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The Trojans Rise From The Ashes of 2010 Sanctions Through Program Wide Effort

USC's non-revenue sports have now won an impressive eight national championships over the last four years.

Kirby Lee-USA TODAY Sports

Looking back on the last four years on the Coliseum gridiron probably doesn't bring the fondest memories to the typical Trojan fan. The first thing that comes to mind would be the NCAA sanctions, which crippled a once dominant football program into what could generously be described as slightly above average nationally, finishing just 35-17 overall with two allotted bowl game appearances.

But in everything besides football, as the 2010 sanctions also punished men's and women's basketball along with women's tennis, the last four years have seen many accomplishments for the cardinal and gold as many women's, Olympic and other non-revenue sports have flourished across USC's athletically diverse campus.

Sports like women's golf, men's tennis, women's water polo, women's sand volleyball and men's water polo have all won national championships during football's four-year lull. In fact, the women's water polo team has won in twice in that span and the men's water polo team all four years as part of a record six national titles in a row.

Trojans brought home 12 gold medals the London Olympics in 2012, more than all but five of the countries represented at the competition, as well as nine silver and four bronze medals. In addition to women's sand volleyball, programs in women's rowing and women's lacrosse have sprouted in the last four years with great success.

Not only has the performance on the field impressed, but the fields themselves have also been very impressive throughout the last four years. The opening of the Merle Norman Sand Volleyball courts, the Uytengsu Aquatics Center, a new women's lacrosse program, the McKay Center and renovations to the Coliseum have all been crucial additions.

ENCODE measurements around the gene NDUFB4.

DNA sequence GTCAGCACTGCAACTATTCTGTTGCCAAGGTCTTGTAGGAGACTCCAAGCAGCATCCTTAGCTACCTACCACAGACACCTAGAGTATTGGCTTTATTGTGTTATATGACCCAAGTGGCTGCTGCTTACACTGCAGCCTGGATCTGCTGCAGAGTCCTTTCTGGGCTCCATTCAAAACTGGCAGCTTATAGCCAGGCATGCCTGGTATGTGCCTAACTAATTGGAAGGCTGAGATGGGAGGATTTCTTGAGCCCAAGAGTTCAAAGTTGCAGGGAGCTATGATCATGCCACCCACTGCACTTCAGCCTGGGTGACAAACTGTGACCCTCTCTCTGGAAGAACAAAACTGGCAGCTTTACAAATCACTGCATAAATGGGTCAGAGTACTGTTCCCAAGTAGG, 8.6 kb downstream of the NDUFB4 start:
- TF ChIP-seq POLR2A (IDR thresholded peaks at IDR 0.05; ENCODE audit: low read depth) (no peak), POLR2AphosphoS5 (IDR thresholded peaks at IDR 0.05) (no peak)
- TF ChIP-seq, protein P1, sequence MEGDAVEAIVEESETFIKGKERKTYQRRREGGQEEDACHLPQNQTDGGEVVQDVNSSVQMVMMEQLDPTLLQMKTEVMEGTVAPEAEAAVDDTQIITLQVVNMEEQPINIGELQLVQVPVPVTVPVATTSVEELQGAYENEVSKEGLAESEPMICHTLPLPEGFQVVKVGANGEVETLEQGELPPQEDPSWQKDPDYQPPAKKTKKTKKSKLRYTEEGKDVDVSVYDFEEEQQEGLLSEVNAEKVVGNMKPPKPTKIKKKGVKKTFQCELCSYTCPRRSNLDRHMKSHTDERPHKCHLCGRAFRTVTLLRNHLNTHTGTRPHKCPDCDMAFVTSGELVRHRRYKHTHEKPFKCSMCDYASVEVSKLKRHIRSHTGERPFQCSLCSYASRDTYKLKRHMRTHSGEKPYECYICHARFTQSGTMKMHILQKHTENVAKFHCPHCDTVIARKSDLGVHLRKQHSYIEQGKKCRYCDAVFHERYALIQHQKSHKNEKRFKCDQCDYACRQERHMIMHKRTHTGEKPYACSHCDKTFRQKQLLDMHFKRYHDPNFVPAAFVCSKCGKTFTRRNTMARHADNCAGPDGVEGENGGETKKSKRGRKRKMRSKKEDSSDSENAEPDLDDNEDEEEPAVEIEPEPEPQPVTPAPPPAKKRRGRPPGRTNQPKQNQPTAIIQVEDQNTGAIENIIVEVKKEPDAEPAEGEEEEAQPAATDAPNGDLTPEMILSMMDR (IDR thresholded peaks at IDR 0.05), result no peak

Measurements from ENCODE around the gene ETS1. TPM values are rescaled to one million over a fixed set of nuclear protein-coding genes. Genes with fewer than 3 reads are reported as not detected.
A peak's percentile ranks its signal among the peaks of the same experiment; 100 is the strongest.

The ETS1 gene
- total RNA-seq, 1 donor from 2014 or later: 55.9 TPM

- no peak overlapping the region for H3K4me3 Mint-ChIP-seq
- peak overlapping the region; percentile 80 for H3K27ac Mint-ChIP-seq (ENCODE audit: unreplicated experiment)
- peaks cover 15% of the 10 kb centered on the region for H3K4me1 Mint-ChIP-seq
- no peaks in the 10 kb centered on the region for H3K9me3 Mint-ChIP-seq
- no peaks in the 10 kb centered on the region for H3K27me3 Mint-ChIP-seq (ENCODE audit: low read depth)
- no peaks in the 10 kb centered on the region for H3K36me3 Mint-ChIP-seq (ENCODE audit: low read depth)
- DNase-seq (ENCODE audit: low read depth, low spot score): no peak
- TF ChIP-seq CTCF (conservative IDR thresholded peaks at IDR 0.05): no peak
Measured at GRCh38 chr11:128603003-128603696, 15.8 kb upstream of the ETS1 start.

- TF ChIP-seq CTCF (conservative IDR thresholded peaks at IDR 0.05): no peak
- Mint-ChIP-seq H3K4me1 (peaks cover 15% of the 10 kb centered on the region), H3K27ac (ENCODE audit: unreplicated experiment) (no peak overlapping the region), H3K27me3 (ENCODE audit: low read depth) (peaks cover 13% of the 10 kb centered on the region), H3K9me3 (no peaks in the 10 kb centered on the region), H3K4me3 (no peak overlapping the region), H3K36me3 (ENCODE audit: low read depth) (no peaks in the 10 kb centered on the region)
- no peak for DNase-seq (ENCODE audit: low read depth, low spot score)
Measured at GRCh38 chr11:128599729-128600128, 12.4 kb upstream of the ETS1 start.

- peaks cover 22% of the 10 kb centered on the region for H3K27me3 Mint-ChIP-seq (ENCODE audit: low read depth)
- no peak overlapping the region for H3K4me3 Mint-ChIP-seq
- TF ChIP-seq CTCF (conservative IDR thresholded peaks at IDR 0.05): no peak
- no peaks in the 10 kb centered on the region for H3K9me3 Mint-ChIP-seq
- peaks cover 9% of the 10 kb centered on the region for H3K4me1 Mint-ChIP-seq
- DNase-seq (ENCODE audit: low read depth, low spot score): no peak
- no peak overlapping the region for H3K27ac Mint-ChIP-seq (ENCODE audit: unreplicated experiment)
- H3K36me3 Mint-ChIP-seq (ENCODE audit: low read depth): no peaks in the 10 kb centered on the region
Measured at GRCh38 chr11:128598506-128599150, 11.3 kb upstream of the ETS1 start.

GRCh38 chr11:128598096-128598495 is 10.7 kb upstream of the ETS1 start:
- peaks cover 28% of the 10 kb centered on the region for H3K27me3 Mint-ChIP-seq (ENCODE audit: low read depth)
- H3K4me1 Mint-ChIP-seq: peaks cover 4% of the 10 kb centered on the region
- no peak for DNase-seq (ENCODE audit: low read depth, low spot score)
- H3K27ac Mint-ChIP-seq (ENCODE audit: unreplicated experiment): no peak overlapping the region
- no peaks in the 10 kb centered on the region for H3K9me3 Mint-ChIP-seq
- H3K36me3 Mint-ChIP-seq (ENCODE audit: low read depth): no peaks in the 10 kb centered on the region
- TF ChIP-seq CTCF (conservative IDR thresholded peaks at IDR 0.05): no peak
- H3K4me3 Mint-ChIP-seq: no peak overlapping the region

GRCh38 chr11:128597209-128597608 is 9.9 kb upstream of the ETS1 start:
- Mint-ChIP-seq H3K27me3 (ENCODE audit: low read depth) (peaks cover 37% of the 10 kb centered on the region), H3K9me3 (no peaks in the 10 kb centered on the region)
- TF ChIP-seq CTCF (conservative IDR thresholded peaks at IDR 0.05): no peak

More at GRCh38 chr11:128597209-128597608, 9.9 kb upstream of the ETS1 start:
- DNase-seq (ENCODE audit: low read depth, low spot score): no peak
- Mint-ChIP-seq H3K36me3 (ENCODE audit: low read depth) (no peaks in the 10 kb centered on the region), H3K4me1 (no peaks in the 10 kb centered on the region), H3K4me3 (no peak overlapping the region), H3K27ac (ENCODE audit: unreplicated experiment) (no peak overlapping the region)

Last but certainly not least, USC's compliance department has been essentially spotless since the sanctions were levied. Now the largest program in all of NCAA Athletics, the compliance department has sniffed out any real cases of concern for the program, even self reporting problems in and out of the classroom that could've cause big trouble.

The clean slate after Pat Haden took over as athletic director has certainly made it easier for USC to make it through the sanctions, and that's exactly the plan he had in mind when taking over the job for previous Athletic Director Mike Garrett.

"All of us in the USC athletic department want to extend our sincere appreciation to our fans and donors for their continued support during our probation years," Haden told "We know it has not been easy for them, but the unwavering support of the Trojan Family is what makes USC the special place it is."

Is it fair to call these last four years a period of progress for the athletic department? Could the sanctions to the football team somehow helped the rest of the programs at USC by refocusing the school's resources and attention towards expanding and improving the other 20 NCAA Division One teams on campus.

Are the Trojans better off for temporarily vacating the title of the best team in the Pac-12 for the likes of Oregon, Stanford and maybe even UCLA (better not happen again, though) and allowing the overall strength of the conference to grow?

We know that continued success will ultimately decide whether the Trojans are in good standing, but plenty of cash keeps flowing into the programs pockets with new Pac-12 television deals and increased revenue sharing from the newly-founded final four playoff format. But imagine the cash coming in for the new Coliseum once USC football gets back on the mat as a bonafide top-10 powerhouse under coach Steve Sarkisian. Watch out!